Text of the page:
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Market Oracle FREE Newsletter

Category: Inverted Yield Curve

The analysis published under this category are as follows.

Interest-Rates

Monday, October 07, 2019

Yield Curve Inversion Current State / Interest-Rates / Inverted Yield Curve

By: Nadeem_Walayat

An inverted yield curve is basically when the yield on 2 year US government bond exceeds the 10 year US bond yield as worried investors opt to disinvest from risky assets in favour of safer longer term government bonds thus driving down long bond yields below that of nearer term bonds. And the closer the yield curve gets towards towards an inversion the greater the likelihood for a future recession. So far the yield curve inversion has successfully forecast the last 3 economic downturns in the United States. Though the YCI has proved less reliable elsewhere, especially for Australia.

Read full article... Read full article...

 


Interest-Rates

Thursday, August 01, 2019

US Yield Curve Inverted Months Earlier than Most Think / Interest-Rates / Inverted Yield Curve

By: John_Mauldin

The inverted yield curve is one of the more reliable recession indicators.

I discussed it at length last December. At that point, we had not yet seen a full inversion. Now we have, and it appears the curve was “inverted” back then, and we just didn’t know it.

The Powell Fed spent 2018 gradually raising rates and reducing the balance sheet assets it had accumulated in the QE years.

This amounted to an additional tightening. In fact, the balance sheet reduction may have had more impactthan lower rates.

Now if you assume, as Morgan Stanley does, every $200B balance sheet reduction is equivalent to another 0.25% rate increase, which I think is reasonable, then the curve effectively inverted months earlier than most now think.

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Interest-Rates

Monday, June 17, 2019

Clock’s Ticking on Your Chance to Profit from the Yield Curve Inversion / Interest-Rates / Inverted Yield Curve

By: Robert_Ross

The markets are in the middle of a once-in-a-decade event.

And it says a lot about what you should do with your money right now.

I’m talking about a critical recession indicator called the yield curve inversion—or the Diamond Cross.

As you may recall, a Diamond Cross happens when the difference between the yield on the 10-year Treasury note and the 3-month Treasury bill is negative. This is a telltale sign that the economy is slowing.

The Diamond Cross popped up briefly in March, only to return on May 15. Last week, it was the steepest, or most severe it’s been since April 2007.

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Interest-Rates

Tuesday, April 02, 2019

Inverted Yield Curve Fears Are Early / Interest-Rates / Inverted Yield Curve

By: John_Mauldin

Last week, the yield curve inverted for the first time since 2007. The yield for 10-year Treasuries fell below the yield for the 3-month T-Bill.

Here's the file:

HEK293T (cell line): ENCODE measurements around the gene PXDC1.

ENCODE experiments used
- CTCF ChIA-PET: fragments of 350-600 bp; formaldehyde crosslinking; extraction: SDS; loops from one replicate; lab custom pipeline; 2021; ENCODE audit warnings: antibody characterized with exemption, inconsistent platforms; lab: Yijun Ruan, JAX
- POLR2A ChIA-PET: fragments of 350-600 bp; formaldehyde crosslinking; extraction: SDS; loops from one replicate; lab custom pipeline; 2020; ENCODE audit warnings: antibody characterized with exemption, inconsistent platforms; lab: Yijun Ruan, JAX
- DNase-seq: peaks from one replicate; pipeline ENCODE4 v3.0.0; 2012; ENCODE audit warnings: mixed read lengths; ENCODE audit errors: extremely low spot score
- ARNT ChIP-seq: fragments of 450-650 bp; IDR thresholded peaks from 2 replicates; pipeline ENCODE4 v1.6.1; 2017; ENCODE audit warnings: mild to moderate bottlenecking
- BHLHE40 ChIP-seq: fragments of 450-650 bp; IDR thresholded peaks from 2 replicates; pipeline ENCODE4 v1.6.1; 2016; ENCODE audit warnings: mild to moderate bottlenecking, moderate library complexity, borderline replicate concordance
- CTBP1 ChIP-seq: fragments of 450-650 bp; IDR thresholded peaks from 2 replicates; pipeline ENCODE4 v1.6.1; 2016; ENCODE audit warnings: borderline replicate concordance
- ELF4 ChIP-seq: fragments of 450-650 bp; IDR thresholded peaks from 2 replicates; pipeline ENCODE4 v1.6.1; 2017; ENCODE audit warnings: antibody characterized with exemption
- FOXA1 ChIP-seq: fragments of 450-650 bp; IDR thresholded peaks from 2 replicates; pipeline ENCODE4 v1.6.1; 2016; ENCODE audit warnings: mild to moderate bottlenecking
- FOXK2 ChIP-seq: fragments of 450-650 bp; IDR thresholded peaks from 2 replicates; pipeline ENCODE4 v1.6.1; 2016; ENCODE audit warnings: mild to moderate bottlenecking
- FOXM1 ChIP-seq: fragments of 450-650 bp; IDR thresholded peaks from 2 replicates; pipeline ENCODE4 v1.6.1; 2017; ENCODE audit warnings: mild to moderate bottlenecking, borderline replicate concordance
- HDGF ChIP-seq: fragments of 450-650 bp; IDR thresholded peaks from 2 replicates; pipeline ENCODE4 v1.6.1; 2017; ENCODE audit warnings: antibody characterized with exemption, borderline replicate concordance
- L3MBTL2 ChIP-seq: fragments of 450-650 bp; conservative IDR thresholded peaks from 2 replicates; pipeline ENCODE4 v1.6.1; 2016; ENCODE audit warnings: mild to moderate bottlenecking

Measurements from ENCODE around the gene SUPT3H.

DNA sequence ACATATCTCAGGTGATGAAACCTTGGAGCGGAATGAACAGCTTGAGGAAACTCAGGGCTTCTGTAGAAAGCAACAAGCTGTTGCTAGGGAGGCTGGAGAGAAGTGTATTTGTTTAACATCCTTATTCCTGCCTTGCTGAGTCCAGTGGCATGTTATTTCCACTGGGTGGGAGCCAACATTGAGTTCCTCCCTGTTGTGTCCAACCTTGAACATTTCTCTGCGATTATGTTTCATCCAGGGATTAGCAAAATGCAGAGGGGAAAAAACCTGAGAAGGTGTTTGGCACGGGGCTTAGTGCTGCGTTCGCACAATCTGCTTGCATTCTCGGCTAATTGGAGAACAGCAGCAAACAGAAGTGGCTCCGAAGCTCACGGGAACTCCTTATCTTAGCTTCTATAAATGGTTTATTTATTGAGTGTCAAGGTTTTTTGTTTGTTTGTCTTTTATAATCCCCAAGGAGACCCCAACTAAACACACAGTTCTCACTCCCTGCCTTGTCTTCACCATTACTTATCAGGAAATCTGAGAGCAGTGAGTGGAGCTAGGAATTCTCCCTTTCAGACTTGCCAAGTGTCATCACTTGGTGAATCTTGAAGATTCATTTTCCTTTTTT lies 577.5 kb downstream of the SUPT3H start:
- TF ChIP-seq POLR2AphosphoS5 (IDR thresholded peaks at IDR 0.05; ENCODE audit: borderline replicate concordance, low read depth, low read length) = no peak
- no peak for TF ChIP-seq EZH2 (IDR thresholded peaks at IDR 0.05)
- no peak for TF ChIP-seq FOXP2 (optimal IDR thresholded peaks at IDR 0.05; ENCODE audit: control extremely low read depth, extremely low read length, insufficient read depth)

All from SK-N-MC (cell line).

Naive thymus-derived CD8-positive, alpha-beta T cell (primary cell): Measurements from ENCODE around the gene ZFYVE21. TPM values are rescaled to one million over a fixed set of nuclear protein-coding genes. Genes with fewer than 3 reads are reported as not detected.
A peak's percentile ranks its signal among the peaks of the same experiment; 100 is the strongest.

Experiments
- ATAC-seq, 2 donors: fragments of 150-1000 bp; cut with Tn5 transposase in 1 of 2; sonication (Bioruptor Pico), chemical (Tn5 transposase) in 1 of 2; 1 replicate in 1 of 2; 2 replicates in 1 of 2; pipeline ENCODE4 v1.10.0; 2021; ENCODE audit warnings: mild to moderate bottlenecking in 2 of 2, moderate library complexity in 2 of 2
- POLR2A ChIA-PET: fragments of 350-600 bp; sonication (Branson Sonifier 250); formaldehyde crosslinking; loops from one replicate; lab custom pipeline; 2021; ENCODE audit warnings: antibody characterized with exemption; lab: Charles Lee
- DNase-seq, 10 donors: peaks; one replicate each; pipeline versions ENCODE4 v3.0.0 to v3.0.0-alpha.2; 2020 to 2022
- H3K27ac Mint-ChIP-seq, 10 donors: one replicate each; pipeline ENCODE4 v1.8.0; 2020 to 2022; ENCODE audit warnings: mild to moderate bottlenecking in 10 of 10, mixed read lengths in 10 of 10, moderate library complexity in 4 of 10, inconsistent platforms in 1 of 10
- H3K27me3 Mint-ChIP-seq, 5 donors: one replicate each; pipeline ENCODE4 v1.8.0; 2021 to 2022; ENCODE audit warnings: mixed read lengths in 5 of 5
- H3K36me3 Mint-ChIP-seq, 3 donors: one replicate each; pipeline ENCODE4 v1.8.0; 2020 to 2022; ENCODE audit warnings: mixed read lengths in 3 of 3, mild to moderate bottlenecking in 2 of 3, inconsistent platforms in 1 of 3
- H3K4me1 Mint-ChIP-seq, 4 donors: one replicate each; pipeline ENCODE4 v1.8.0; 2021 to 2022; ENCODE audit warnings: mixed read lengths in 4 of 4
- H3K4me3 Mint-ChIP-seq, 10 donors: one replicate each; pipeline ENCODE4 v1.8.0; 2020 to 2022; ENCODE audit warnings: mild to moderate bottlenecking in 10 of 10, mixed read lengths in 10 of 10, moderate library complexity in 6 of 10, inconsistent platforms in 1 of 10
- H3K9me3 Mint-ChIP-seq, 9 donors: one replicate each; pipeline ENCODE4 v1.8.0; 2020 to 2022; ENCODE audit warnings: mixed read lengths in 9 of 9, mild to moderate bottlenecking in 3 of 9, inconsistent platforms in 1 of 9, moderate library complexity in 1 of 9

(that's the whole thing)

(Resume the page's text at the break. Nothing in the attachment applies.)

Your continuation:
The inversion set off alarm bells and US stocks fell sharply. While concerns are reasoned, the alarm bells may be premature.

Inversion is an historically reliable but early recession indicator. The yield curve isn’t saying recession is imminent, although it’s likely.

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Interest-Rates

Wednesday, March 27, 2019

Yield Curve Has Inverted. Will Gold Rally Now? / Interest-Rates / Inverted Yield Curve

By: Arkadiusz_Sieron

The yield curve followed suit of the Fed and also inverted. Inverted yield curve is a sign of an incoming recession, they say. However, what is the background of this yield inversion and how will gold react to its emerging story?

Red alert! Or, actually, a yield alert! After months of worries, the yield curve has finally inverted. Well, maybe not the whole yield curve, but one of its segment. As one can see in the chart below, the spread between US 10-year Treasury and 3-Month Treasury dived on Friday to its lowest since 2007.

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Interest-Rates

Tuesday, March 26, 2019

US Treasury Bond Yield Inversion and Political Fed Cycles / Interest-Rates / Inverted Yield Curve

By: Chris_Vermeulen

With so much news hitting the wires regarding the Treasury Inversion level and the “potential pending recession”, we wanted to shed a little insight into this phenomenon and what we believe the most likely outcome to be going forward.  Our researchers, at Technical Traders Ltd., believe the Treasure inversion is a reactionary process to overly tight US Fed monetary policies, consumer demand factors and outside cycle forces.  There is very little correlation to inverted Treasury levels and causation factors other than the US Fed and global central banks.  We believe consumers and consumer sentiment also play a role in setting up the conditions that prompt yield inversion.  The one aspect we believe everyone fails to consider is the uncertainty that is associated with major US election cycles.

The US Fed is obviously a driving force with regards to yields and consumer expectations.  In the past, the US Fed has rotated FFR levels up and down by enormous amounts (in some cases 200 to 500%+ over very short spans of time.  Consumers, you know those people, the ones that are the actual driving force of the local and state level economies, have been the the ones having to deal with wildly rotating FFR levels and the consequences of their debt rotating from 4~7% average interest rates to 8~25%+ average interest rates over the span of just a few years.

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Stock-Markets

Sunday, March 03, 2019

Yield Curve Inversion and the Stock Market 2019 / Stock-Markets / Inverted Yield Curve

By: Nadeem_Walayat

Yield Curve Inversion

An inverted yield curve is basically when the yield on 2 year US government bond exceeds the 10 year US bond yield as worried investors opt to disinvest from risky assets in favour of safer longer term government bonds thus driving down long bond yields below that of nearer term bonds. And the closer the yield curve gets towards towards an inversion the greater the likelihood for a future recession. So far the yield curve inversion has successfully forecast the last 3 economic downturns in the United States. Though the YCI has proved less reliable elsewhere, especially for Australia.